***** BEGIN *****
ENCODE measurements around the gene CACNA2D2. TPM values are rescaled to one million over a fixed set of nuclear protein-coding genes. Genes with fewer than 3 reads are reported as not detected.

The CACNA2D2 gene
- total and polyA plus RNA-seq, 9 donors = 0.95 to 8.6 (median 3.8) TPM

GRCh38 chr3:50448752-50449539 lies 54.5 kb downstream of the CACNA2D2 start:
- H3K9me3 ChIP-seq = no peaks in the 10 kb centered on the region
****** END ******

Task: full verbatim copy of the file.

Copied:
ENCODE measurements around the gene CACNA2D2. TPM values are rescaled to one million over a fixed set of nuclear protein-coding genes. Genes with fewer than 3 reads are reported as not detected.

The CACNA2D2 gene
- total and polyA plus RNA-seq, 9 donors = 0.95 to 8.6 (median 3.8) TPM

GRCh38 chr3:50448752-50449539 lies 54.5 kb downstream of the CACNA2D2 start:
- H3K9me3 ChIP-seq = no peaks in the 10 kb centered on the region